Thomas Hardy, ‘The Darkling Thrush’.
At once a voice arose among The bleak twigs overhead, In a full-hearted evensong Of joy illimited. An aged thrush, frail, gaunt and small, With blast-beruffled plume, Had chosen thus to fling his soul Upon the growing gloom …
I am always fascinated at how one moment I can be positive and motivated and within the course of a few hours drop into emotional darkness. This doesn’t just occur as a writer, but as a wife and mother, as a teacher, as a woman.
I am someone who will throw herself completely into a project or activity. Provided it is something I want to do. I can also be quite stubborn. If I don’t want to do something, then I don’t. It’s a simple equation of my life. Don’t want = Don’t do. Easy.
For activities that bring me great joy, ones that I have a great passion for, always attracts darkness. They are instrumental in opening a void, allowing a dark cloud of uncertainty to descend. Sometimes it’s a haze, sometimes it’s thick. Haze I can deal with. A cuppa tea, a walk in the fresh air, reading or spending time connecting with friends and family. The thick, dense kind knocks me around. Fortunately, these moments are rare, but they do exist, and they tend to appear rapidly, and with no warning. Last Saturday night was one such moment.
All was well. I had written just over a thousand words of my novel, drafted a short story, indulged in some reading, spent some time with my family and finished my first assignment for the Australian Writer’s Centre Freelance Stage 1 online course. All was good. Then night descended.
I live in Brisbane, originally from Sydney, and it's cold. Really cold. I shuffle around our apartment bundled up in slippers and a woollen shawl wrapped around my shoulders. I feel like an author tucked away from the world unleashing my words upon the page … well … screen. I now wonder, had this darkness descended because of the coldness. The dreary night skies. Or was it purely a moment of fear of not being good enough.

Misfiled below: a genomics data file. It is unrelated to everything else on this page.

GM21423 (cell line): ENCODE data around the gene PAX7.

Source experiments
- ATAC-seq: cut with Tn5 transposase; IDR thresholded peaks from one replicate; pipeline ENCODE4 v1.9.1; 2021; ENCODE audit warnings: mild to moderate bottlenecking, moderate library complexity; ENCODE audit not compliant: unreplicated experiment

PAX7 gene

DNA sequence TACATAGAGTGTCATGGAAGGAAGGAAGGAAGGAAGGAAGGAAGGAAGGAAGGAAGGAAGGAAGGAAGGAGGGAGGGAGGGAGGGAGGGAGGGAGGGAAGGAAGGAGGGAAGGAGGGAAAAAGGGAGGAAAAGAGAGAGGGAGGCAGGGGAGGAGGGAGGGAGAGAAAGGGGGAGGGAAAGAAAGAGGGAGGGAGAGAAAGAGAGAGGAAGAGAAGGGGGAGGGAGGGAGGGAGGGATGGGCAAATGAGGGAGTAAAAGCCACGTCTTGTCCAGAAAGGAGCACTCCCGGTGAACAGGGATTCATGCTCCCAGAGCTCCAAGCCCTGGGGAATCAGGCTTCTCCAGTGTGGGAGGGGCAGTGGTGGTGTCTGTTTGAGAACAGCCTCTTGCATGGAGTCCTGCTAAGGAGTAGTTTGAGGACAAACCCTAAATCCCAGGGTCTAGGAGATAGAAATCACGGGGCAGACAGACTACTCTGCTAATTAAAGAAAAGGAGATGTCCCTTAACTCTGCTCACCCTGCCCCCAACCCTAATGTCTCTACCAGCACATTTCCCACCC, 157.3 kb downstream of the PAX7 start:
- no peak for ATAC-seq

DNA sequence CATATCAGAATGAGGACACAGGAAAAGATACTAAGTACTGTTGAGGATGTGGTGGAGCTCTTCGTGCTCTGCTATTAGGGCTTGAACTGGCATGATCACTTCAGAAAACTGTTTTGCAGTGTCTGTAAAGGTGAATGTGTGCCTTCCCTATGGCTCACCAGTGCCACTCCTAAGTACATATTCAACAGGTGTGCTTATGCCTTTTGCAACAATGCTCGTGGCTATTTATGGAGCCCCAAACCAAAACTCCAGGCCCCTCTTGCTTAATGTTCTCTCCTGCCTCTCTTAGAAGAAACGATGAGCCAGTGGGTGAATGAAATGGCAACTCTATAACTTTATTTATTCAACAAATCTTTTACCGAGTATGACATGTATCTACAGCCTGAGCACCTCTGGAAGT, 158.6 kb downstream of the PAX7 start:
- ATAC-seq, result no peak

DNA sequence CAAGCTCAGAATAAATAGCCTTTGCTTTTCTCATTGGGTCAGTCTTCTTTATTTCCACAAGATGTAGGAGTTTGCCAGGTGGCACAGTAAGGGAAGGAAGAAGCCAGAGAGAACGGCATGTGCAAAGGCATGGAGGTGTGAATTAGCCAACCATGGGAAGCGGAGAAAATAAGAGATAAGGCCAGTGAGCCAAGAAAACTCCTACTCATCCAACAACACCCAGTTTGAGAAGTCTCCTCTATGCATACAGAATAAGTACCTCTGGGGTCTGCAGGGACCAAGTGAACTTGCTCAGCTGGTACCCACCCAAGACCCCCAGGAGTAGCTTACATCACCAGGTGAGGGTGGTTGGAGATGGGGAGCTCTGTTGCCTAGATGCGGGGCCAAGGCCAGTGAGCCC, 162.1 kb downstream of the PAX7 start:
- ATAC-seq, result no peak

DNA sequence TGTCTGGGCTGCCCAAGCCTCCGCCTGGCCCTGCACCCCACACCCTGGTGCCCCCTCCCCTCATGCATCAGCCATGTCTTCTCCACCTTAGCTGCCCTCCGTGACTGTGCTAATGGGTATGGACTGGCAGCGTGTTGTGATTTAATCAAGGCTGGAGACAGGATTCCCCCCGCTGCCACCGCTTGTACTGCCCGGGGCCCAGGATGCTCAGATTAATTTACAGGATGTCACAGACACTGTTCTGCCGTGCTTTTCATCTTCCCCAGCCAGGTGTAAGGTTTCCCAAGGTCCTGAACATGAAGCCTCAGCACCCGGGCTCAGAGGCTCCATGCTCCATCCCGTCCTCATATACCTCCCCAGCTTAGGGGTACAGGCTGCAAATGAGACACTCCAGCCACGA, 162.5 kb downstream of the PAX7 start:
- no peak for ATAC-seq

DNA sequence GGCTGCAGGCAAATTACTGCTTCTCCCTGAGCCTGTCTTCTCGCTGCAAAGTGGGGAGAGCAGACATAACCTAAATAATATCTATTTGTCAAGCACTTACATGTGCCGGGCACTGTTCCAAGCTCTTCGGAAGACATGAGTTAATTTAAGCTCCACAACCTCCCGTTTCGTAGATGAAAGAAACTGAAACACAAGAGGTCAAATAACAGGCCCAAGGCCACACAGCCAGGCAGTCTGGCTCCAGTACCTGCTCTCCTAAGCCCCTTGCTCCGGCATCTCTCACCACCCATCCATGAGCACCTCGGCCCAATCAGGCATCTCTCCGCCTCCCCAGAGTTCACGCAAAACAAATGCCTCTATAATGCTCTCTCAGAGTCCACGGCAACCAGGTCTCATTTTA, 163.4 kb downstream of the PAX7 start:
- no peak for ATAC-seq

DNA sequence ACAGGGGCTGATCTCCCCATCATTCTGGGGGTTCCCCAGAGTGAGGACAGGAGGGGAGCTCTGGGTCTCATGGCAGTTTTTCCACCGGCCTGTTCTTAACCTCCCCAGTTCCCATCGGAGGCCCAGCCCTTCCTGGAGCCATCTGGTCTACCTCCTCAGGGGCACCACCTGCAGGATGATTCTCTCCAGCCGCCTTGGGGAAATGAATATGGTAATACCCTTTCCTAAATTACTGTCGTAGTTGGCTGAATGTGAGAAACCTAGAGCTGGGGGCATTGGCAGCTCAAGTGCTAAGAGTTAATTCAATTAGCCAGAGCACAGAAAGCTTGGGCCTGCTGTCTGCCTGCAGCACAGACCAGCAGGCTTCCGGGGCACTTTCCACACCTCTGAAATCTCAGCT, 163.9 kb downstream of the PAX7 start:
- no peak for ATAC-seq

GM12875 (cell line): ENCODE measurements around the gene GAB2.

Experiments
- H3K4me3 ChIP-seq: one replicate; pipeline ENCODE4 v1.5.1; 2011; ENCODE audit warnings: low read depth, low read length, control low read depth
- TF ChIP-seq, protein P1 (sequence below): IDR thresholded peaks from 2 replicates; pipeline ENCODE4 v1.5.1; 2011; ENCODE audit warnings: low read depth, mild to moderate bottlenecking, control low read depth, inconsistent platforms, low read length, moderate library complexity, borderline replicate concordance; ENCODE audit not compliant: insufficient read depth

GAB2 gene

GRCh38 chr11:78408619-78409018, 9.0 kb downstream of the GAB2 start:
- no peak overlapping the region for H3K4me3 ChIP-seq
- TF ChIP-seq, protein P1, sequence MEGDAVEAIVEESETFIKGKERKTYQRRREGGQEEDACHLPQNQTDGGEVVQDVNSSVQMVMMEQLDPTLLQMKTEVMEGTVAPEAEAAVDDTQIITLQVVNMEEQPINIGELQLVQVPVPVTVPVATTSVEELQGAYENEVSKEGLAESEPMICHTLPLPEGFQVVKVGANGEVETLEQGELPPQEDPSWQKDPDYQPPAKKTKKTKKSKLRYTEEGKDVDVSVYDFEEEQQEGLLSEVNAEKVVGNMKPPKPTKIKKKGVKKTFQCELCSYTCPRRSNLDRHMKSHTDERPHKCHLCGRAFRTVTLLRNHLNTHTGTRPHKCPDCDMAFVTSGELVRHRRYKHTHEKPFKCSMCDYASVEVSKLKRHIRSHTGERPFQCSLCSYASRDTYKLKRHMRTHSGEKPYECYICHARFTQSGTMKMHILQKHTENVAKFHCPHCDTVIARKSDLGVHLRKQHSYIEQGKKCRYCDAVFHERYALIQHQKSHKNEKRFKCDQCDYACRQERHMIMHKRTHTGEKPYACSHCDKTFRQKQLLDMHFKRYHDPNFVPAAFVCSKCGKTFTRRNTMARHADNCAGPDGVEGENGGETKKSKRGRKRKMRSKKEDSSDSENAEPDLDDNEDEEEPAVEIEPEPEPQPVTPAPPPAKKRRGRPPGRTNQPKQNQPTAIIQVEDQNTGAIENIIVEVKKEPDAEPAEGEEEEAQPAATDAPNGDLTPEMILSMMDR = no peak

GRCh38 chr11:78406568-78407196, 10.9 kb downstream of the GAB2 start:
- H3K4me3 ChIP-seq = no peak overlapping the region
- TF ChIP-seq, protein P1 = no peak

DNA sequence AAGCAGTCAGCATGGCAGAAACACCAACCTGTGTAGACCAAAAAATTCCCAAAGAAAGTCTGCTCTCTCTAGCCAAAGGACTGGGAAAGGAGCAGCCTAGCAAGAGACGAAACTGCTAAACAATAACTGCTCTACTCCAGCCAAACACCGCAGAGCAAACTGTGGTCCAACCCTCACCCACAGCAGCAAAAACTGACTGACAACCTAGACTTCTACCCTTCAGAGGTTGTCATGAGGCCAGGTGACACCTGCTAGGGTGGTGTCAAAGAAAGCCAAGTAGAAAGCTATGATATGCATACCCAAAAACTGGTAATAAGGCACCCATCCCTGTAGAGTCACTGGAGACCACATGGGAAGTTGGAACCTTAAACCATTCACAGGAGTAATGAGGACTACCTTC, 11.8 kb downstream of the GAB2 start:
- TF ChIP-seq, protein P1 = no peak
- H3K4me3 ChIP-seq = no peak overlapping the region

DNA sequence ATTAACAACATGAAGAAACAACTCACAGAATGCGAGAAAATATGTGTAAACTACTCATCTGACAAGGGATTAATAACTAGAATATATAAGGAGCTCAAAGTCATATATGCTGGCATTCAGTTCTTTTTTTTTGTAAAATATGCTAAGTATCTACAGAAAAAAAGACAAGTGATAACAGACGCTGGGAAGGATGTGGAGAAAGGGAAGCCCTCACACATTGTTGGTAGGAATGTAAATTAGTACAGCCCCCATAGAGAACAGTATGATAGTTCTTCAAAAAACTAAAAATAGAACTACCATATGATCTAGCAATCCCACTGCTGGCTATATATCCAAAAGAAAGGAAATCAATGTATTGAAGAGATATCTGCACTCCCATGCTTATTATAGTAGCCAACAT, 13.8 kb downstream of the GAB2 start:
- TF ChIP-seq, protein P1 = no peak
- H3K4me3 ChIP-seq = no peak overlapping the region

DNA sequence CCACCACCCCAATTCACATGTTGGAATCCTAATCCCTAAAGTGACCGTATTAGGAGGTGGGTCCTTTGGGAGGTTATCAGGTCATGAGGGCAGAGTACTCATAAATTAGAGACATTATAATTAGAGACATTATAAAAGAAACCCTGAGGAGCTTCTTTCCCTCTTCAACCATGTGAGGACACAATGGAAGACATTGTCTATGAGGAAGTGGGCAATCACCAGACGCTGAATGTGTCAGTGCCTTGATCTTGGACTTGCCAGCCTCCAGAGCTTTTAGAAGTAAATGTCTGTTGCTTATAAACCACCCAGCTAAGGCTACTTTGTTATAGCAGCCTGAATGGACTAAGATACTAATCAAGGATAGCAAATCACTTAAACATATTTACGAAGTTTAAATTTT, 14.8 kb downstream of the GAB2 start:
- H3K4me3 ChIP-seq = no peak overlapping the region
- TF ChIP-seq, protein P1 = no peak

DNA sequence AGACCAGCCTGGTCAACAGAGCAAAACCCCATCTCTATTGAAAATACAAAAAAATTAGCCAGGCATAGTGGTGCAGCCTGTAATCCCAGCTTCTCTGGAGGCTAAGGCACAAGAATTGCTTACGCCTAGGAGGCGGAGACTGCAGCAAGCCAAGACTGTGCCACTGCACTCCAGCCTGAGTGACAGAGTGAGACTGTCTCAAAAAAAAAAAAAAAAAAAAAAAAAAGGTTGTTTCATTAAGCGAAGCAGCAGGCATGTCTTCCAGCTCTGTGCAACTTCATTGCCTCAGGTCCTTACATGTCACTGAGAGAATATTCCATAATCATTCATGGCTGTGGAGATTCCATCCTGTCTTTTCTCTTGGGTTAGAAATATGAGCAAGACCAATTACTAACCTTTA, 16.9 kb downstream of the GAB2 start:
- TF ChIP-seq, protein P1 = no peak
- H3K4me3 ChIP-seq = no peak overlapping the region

Whatever, the reason, when it visits, it damages my resilience and belief in my abilities. It works hard at shattering my dreams, my motivation, my positivity. Sometimes it makes me feel homesick for Sydney, sometimes it shatters my confidence in my work as a teacher. Last Saturday night it ripped at my ability as a writer.
This darkness brought me to my knees and so I scuttled away to bed, for sleep, a way for me to escape its treacherous grip.
On waking, I was met by a glorious morning sun that streamed into my kitchen when I entered to feed my cat and grab an espresso. My spirits were lifted. I could still feel the darkness there. Watching. Waiting. I chose to not engage but turned my back and reflected. I thought about where I was in my writing. I reminded myself that there will always be moments where I will question my ability. Where I wonder if this is all worth it. Then I do three things that always help. I talk to my husband about my writing, I read, I write, and then I clean. Cleaning has become the most therapeutic activity that has proven to work wonders. When I have scrubbed, wiped and polished my way through the apartment, I come through with renewed energy and resilience plus, I have a clean home. Bonus.
In the midst of this emotional tug-o-war, I remembered Thomas Hardy’s poem ‘The Darkling Thrush’. Hardy captures the essence of a dark cold winter’s night before he hears a thrush singing. A sign of hope for the coming new day. In my experience, I know that there is always joy after sadness, safety after fear, the dawn after midnight. It’s a cycle of life and I remind myself that without the darkness there is no light.
I have a wall of quotes and one from Stephanie Myer’s now sits amongst them.
I like the dark. Without the night, we would never see the stars. Stephanie Myers
I’ve had a good week. I conquered those dark feelings; for now. I remind myself that the sun always rises, and I know that positivity will always return. I remind myself that there will be moments when you need to have a tussle with those negative thoughts. This is life. This is creativity.